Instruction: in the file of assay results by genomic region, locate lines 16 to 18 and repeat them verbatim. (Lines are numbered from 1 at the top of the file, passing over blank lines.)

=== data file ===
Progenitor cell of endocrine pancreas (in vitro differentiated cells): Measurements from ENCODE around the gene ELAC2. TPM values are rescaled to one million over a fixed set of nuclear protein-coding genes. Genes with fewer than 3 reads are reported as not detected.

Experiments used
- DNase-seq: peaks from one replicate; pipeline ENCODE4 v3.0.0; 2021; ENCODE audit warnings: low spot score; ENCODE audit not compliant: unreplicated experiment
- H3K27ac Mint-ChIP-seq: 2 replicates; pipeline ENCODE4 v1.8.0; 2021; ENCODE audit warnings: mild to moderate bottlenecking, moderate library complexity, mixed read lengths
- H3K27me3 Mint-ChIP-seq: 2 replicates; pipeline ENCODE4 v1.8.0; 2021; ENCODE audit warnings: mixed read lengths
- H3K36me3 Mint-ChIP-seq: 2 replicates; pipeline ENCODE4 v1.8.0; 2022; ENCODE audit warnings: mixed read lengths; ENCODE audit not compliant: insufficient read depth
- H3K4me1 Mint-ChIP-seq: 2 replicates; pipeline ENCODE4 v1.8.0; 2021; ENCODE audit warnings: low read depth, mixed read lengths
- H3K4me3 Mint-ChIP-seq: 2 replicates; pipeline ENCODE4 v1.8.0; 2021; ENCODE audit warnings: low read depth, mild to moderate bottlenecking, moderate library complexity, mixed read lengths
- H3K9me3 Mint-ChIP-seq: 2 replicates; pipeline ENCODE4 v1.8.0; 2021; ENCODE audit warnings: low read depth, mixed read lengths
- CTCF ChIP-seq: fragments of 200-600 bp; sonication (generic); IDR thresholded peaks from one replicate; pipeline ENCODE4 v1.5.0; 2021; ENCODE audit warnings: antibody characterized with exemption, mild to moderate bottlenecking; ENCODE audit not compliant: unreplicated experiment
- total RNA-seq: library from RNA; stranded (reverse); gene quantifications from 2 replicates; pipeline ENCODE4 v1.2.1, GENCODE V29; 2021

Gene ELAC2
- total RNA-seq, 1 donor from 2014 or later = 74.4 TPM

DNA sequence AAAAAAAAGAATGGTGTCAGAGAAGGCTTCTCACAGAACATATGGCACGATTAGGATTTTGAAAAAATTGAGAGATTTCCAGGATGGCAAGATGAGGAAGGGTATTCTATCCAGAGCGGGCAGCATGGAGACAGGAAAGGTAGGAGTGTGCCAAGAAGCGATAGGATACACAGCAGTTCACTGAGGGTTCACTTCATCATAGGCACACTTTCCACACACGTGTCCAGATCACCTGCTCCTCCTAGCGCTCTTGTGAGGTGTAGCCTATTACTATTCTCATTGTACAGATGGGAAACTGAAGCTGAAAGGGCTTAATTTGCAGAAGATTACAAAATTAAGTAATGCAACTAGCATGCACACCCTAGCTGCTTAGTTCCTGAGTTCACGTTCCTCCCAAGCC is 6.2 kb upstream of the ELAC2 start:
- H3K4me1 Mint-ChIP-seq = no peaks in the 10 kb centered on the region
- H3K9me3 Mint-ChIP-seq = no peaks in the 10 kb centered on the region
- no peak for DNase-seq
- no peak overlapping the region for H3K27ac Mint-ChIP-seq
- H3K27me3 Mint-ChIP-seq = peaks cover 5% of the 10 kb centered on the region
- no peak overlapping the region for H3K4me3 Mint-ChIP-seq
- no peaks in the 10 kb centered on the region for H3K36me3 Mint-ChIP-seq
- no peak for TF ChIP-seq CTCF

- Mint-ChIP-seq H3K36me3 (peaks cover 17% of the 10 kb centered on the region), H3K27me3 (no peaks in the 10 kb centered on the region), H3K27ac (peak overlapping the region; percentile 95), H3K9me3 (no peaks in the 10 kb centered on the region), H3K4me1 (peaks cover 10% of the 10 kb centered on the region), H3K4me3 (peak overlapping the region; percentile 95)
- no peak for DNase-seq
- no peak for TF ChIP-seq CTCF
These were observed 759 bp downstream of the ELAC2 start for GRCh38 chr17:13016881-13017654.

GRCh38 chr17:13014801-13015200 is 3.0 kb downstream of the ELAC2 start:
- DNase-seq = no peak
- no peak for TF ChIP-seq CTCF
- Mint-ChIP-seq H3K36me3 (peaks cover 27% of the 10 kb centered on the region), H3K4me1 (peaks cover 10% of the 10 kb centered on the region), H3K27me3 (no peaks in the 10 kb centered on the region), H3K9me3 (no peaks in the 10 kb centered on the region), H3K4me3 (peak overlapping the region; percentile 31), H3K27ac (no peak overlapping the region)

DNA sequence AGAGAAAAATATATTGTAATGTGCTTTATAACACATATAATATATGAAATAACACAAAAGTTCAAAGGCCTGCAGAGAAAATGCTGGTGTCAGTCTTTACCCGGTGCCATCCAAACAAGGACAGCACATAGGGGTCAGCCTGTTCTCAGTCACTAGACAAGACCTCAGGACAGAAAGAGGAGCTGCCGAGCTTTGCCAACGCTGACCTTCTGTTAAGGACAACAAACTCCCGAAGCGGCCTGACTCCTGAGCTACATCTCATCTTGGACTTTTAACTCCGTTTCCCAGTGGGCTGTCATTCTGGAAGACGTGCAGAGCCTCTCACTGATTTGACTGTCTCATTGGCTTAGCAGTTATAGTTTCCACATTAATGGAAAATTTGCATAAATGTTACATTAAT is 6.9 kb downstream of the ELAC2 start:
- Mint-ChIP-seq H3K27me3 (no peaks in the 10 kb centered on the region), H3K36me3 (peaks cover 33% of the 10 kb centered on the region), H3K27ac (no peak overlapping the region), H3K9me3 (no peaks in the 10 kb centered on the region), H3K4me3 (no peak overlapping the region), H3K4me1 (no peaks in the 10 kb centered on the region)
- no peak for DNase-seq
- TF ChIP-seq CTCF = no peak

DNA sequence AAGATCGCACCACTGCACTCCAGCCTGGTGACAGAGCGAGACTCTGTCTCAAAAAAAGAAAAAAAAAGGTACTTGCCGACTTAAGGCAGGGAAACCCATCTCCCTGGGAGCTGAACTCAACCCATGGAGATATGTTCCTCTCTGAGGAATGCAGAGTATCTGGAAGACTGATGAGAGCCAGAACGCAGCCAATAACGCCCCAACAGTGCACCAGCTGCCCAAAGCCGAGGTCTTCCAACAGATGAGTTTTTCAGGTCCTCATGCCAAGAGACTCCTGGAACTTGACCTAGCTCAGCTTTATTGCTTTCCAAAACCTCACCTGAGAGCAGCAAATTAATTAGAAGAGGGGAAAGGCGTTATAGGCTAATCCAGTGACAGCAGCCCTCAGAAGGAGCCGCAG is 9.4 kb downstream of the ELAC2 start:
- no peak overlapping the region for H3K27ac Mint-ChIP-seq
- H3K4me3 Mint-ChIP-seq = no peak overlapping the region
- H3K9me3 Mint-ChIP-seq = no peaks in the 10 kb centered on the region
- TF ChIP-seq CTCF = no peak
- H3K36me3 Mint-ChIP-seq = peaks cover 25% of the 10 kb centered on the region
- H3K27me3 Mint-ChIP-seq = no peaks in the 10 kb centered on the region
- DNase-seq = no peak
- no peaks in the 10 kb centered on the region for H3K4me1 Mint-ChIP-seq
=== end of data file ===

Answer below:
- H3K9me3 Mint-ChIP-seq = no peaks in the 10 kb centered on the region
- no peak for DNase-seq
- no peak overlapping the region for H3K27ac Mint-ChIP-seq